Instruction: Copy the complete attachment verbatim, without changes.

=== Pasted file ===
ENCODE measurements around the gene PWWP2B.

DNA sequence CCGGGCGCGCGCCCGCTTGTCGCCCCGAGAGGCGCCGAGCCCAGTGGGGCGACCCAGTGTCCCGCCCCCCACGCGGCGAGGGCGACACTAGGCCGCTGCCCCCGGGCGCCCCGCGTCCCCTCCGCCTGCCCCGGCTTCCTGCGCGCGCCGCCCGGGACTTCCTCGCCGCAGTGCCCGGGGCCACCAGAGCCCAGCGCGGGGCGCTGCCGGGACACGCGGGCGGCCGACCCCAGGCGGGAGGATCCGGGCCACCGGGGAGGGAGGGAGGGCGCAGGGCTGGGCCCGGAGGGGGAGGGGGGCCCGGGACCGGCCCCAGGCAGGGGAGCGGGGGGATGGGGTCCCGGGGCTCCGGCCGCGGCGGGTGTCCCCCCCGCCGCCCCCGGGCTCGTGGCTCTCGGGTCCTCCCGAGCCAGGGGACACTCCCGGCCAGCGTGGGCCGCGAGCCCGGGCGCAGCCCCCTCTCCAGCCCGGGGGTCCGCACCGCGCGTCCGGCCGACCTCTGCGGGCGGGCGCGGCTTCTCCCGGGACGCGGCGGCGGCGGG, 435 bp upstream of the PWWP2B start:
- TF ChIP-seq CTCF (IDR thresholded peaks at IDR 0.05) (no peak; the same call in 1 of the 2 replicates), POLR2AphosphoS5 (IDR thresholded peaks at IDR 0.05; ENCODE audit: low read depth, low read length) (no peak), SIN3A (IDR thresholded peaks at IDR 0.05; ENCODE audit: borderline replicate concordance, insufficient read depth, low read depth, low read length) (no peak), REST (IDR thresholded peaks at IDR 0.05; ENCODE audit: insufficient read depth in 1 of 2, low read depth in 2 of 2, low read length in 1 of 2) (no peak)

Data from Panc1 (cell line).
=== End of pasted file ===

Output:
ENCODE measurements around the gene PWWP2B.

DNA sequence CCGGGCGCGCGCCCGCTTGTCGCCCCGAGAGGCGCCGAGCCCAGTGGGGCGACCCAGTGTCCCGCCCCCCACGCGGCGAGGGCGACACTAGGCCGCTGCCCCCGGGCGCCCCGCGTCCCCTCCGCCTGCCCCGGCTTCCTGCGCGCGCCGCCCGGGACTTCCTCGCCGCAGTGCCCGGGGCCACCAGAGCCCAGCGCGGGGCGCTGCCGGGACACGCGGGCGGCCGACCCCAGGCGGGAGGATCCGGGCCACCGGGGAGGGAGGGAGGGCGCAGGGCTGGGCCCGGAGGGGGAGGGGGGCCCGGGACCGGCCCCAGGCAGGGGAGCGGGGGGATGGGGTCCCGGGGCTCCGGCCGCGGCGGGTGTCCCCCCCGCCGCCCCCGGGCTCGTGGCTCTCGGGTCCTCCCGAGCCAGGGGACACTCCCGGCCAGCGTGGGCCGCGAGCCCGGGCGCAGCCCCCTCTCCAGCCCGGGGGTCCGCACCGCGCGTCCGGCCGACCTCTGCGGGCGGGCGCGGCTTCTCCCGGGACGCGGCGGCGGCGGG, 435 bp upstream of the PWWP2B start:
- TF ChIP-seq CTCF (IDR thresholded peaks at IDR 0.05) (no peak; the same call in 1 of the 2 replicates), POLR2AphosphoS5 (IDR thresholded peaks at IDR 0.05; ENCODE audit: low read depth, low read length) (no peak), SIN3A (IDR thresholded peaks at IDR 0.05; ENCODE audit: borderline replicate concordance, insufficient read depth, low read depth, low read length) (no peak), REST (IDR thresholded peaks at IDR 0.05; ENCODE audit: insufficient read depth in 1 of 2, low read depth in 2 of 2, low read length in 1 of 2) (no peak)

Data from Panc1 (cell line).